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Review: Dracula: Love Kills

At a Glance

ESRB Rating: T - Teenagers
My Rating: Ages 13 and up
Genre: Hidden Object
License: Commercial
Release Year: 2011
Review Published On: August 27th, 2016
Played on: Martha & Thaddeus

Available from:

Steam

Save System:

Your progress is saved automatically when you return to the main menu or quit the game. There's also no need to pause the game, as nothing happens until you click on something.

Summary of
Major Issues:

Like most vampire-centric media, this game is saturated with blood, dark imagery, and occult references. Additionally, some of the villainesses wear rather revealing clothing.

On the flip side, sparing your foes is rewarded, and Dracula is playing the role of a romantic hero!

Screenshots

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A typical hidden object scene

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Van Helsing's office after the corruption moved in

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A minigame about ring placement



Game Overview

Years ago, Count Dracula was defeated by the famous vampire hunter, Dr. Van Helsing. However, defeat did not mean Dracula was vanquished. Finally awake once again, Dracula learns that another vampire, the self-proclaimed Queen of Vampires, is attempting to take over the world. Angered that an upstart would challenge him, the Count and his loyal henchman Igor begin a journey to put a stop to the evil Queen's ambitions.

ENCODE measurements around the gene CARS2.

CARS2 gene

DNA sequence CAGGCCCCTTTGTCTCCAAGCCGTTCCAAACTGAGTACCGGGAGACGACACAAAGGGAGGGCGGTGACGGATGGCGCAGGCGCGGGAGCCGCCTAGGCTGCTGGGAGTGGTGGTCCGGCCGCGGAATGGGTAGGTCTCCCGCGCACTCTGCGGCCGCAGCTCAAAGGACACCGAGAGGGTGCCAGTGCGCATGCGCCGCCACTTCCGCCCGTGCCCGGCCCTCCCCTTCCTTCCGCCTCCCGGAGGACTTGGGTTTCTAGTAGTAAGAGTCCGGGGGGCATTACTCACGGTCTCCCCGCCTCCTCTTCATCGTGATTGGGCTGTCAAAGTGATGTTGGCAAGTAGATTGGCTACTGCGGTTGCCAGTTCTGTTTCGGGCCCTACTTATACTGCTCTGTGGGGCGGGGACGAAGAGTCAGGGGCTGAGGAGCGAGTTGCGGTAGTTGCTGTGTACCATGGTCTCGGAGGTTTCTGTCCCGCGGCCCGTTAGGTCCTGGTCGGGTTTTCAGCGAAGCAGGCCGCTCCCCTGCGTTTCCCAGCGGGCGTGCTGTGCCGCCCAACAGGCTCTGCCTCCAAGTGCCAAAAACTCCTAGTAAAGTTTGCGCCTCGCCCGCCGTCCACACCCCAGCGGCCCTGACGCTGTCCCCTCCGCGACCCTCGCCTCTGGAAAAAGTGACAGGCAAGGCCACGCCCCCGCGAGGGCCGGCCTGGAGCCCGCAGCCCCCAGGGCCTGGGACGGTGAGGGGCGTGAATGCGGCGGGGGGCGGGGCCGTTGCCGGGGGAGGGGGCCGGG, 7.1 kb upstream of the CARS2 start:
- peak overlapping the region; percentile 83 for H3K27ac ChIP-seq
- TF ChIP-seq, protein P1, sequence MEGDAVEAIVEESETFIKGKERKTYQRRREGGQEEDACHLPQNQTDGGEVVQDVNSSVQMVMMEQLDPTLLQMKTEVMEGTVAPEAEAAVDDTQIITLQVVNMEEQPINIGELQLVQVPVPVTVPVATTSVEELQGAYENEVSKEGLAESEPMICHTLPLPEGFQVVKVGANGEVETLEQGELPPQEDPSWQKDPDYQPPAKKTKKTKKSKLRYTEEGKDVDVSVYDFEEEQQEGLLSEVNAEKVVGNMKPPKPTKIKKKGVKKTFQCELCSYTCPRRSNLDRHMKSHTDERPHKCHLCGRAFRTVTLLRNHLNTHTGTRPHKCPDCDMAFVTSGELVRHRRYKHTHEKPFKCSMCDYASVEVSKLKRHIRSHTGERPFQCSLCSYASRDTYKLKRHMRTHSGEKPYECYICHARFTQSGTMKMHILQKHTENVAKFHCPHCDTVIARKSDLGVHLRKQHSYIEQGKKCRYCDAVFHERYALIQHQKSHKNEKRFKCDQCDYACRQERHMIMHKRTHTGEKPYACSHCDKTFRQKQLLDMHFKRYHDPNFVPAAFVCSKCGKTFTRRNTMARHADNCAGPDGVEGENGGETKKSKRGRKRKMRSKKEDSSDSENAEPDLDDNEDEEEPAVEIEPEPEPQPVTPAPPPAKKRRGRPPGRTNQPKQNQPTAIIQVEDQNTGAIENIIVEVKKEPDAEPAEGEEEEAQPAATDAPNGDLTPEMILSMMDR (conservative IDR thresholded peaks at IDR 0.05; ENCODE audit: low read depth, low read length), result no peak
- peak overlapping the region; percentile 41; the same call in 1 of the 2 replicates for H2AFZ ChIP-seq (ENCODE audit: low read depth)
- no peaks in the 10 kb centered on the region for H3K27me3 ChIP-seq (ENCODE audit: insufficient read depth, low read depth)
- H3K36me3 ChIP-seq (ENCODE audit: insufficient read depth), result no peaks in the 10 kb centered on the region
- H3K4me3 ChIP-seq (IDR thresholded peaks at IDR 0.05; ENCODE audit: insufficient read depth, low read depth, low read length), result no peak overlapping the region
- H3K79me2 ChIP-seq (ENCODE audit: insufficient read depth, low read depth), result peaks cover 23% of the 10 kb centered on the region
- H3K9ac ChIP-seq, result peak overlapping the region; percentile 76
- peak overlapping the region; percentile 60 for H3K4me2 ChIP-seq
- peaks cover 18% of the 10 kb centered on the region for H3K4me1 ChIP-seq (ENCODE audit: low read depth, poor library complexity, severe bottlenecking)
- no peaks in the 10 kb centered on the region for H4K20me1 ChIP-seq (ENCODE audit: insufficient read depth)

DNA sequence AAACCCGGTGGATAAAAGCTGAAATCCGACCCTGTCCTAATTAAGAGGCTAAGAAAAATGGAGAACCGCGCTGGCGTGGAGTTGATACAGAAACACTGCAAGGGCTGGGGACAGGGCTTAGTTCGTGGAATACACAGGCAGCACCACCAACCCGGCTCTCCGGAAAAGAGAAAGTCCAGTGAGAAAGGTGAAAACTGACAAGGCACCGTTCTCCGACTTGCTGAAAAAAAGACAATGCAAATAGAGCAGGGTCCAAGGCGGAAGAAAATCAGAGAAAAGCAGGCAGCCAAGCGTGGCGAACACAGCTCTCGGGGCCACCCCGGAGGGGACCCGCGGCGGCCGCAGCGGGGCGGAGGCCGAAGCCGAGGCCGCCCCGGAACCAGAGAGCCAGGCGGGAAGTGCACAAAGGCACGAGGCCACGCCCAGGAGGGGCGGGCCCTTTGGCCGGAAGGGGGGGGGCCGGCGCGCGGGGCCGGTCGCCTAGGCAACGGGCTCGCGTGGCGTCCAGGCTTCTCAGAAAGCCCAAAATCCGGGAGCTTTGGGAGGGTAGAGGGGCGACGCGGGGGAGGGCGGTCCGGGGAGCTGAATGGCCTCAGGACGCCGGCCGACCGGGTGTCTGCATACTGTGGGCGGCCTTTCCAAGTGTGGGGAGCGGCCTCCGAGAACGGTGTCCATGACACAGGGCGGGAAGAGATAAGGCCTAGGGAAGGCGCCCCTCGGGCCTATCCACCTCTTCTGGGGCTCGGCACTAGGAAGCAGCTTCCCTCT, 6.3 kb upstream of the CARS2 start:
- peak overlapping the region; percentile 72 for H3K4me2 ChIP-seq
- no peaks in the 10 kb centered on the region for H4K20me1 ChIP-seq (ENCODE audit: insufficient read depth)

When agents of the Queen kidnap Mina Harker, things become more personal and Dracula finds himself making an alliance with Dr. Van Helsing. The three of them band together to stop the Queen, save Mina and restore the world.

This adventure takes the form of a hidden object game with point and click adventure elements. In particular, the main reason for rooting through cluttered hidden object scenes is that you'll frequently need to find specific items in them to solve a puzzle. Of course, many of the puzzles are also minigames themselves, so expect some brain teasers along the way. But don't worry about getting stuck -- there are many antifrustration features throughout the game to help you when you need them, and you won't be punished for using them.

On the other hand, one of the quirks of taking Dracula on a point and click adventure is that you'll sometimes need to use one of his vampire powers in order to advance. Being a vampire, these powers are fueled with blood collected from vials scattered about the world or by feeding on the Vampire Queen's henchwomen.